“Edmund Reid did this”
As I might have predicted after the soaring heights of Series 3, the fourth season of Ripper Street didn’t quite live up to its forerunner. Then again, how could it after the epic sweep of the storytelling had so much of the finale about it in terms of where it left its key characters – Matthew Macfadyen’s Reid, Jerome Flynn’s Drake, Adam Rothenberg’s Jackson and MyAnna Buring’s Susan – picking up the pieces to carry on was always going to be difficult.
To recap, Reid had given up the police force after being reunited with his previously-thought-dead daughter Mathilda, and Susan’s momentous struggle against the patriarchal strictures of society (and also the nefarious entanglements of her actual father) saw her and Jackson end up behind bars, having also drawn Reid and the promoted Drake into the exacting of an individual kind of justice. Continue reading “TV Review: Ripper Street Series 4”
“It will make the man mad, to make a woman of him”
It is nigh on impossible to put on a production of The Taming of the Shrew these days without first considering how to solve the issues that lie at the heart of this problematic play. Last year saw the Globe play it for laughs hugely successfully and it also saw the RSC up the erotic ante with less effective results, we now get the all-male Propeller interpretation in London which takes a yet different route into one of Shakespeare’s more difficult works. In direct contrast with their take on Twelfth Night, there is a marked lack of sexual attraction in this world, instead this is firmly a tale about power and control and just how brutal the male exercising thereof can get.
Ed Hall’s production plays up the framing device of Christopher Sly’s drunken shenanigans and firmly locates the main body of the story, of Petruchio’s brutish diminishment of the spirited Kate, in the play-within-a-play. This is achieved mainly by the rather nifty device of having Sly himself co-opted into being part of the play put on for his benefit – Vince Leigh’s sizzled tinker morphing into a viciously virile Petruchio who then becomes the calculatingly hard focal point, failing to realise just what is being revealed of his true self in the telling of this tale. Continue reading “Review: The Taming of the Shrew, Propeller at Hampstead”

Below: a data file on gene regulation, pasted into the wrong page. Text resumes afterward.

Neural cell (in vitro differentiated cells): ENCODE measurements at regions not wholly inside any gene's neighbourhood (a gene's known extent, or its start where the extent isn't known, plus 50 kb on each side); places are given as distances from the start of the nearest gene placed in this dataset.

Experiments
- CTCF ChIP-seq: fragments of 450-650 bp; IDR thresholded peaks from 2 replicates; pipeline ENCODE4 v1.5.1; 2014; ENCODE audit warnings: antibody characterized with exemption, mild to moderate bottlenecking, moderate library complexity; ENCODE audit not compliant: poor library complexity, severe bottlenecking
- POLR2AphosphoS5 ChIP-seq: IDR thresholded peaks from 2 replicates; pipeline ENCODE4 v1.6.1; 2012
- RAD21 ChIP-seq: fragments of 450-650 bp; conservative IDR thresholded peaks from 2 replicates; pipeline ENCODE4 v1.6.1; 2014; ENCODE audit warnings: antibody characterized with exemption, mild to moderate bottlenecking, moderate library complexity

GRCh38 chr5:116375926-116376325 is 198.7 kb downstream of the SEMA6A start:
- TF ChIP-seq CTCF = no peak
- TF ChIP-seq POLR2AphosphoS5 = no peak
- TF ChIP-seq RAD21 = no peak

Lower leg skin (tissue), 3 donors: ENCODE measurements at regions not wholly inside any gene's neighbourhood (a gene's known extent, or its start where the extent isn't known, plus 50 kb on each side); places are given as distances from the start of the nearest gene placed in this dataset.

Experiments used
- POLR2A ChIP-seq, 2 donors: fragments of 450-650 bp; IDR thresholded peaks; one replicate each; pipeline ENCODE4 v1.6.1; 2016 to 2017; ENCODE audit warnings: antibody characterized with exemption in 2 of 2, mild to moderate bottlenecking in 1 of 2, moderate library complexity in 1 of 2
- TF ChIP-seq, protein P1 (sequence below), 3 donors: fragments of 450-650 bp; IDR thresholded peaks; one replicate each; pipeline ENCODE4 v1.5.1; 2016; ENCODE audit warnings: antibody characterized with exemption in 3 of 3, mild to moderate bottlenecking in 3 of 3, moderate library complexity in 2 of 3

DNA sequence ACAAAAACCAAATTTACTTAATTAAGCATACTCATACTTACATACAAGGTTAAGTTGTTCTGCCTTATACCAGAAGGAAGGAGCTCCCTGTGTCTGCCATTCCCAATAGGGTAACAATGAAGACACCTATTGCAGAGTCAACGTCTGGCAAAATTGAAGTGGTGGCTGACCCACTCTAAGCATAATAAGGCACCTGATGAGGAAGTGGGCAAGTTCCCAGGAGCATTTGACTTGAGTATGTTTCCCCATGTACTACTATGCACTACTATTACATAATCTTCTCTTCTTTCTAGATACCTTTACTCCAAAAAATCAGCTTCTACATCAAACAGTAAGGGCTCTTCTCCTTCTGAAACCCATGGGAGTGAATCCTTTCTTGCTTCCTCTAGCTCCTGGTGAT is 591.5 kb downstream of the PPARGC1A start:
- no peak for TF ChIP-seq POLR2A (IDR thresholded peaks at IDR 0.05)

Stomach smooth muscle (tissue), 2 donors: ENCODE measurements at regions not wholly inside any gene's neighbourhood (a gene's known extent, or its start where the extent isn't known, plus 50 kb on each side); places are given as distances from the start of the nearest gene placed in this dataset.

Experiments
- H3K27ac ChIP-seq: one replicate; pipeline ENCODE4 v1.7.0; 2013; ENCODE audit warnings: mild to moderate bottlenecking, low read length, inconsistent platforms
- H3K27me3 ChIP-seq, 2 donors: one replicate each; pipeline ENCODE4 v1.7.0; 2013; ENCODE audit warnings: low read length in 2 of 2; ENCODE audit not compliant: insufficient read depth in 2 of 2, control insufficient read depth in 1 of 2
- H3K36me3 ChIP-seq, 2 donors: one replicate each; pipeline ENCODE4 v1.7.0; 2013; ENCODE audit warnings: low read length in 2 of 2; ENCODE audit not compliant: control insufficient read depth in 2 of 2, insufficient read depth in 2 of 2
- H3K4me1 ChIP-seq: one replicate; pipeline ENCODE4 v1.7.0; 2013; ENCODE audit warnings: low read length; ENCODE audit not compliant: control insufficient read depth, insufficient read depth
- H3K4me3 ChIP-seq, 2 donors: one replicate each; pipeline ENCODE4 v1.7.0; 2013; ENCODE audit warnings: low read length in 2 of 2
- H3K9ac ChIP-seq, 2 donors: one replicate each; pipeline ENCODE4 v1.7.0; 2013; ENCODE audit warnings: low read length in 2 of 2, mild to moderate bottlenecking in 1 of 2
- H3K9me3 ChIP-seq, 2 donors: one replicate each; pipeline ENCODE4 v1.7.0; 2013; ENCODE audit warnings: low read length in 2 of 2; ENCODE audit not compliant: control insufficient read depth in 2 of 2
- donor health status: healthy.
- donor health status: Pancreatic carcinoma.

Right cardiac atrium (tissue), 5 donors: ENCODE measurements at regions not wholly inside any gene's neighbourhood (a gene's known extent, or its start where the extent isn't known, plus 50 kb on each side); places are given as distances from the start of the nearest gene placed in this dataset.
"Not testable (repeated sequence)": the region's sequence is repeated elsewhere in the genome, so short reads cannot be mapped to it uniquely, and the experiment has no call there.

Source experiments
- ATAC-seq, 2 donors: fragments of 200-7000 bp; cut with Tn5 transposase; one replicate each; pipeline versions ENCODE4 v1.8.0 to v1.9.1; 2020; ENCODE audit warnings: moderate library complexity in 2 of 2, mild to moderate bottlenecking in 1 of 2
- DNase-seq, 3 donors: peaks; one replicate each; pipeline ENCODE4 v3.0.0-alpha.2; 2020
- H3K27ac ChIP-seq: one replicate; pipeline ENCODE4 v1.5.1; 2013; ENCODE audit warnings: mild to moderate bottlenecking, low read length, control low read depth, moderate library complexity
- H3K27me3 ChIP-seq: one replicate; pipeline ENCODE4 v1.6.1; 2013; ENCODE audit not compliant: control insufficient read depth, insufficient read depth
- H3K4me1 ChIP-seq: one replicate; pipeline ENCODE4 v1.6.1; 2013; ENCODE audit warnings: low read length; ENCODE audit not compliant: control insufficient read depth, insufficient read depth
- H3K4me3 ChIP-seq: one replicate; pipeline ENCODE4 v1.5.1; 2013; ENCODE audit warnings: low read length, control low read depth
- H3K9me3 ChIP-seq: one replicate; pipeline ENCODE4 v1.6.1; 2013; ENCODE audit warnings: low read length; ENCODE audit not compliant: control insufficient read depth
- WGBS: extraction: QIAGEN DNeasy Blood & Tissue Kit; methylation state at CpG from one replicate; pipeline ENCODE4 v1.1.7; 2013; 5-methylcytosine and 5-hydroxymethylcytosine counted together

“Ay marry, what is he?”
It’s over six months since Propeller started their most recent tour and so a similar amount of time since I saw Twelfth Night back in Guildford, a production I enjoyed immensely and ranked as my 13th favourite of the year. And as is now their wont, their tour makes a late stop at Edward Hall’s London abode at the Hampstead Theatre for an extended stay where both their productions (The Taming of the Shrew is the other this time round) will play in rep. Getting to revisit a show like this is something of a luxury and a rare opportunity at that, I ummed and aahed briefly about booking again but the lure of the front row was too strong for me to resist.
And I am glad I went back for seconds, for this really is my kind of Shakespearean comedy. Not so much in the all-male playing of it but rather in the restraint with which it goes for the laughs, concentrating instead on a tone of sustained melancholy. In emphasising the bittersweet notes as it does – from the start, it is clear Liam O’Brien’s Feste prefers a more mournful ballad – the play is given, for me at least, a greater sense of depth. A real feeling of loneliness, pain and bitterness to so many of these characters creates an ideal counterweight to the broad humour once it comes and makes us feel their ups and downs so much more. Continue reading “Re-review: Twelfth Night, Propeller at Hampstead Theatre”
“What kind of woman is’t?”
In what is now a bit of a tradition (although I was abandoned by my usual partner in crime), late November sees me travel to the Yvonne Arnaud theatre in Guildford, as it has become one of the first places that Propeller visit as they commence their lengthy tours around the UK and beyond. Indeed my first ever Propeller experience was here with the frankly outstanding Richard III, which with The Comedy of Errors made for an incredible introduction to this all-male company. The most recent double bill of Henry V and The Winter’s Tale didn’t quite live up to that billing for me, despite still being some of the most imaginatively reinterpreted Shakespeare I saw all year, and so there was no doubt I would continue to make the pilgrimage to Surrey.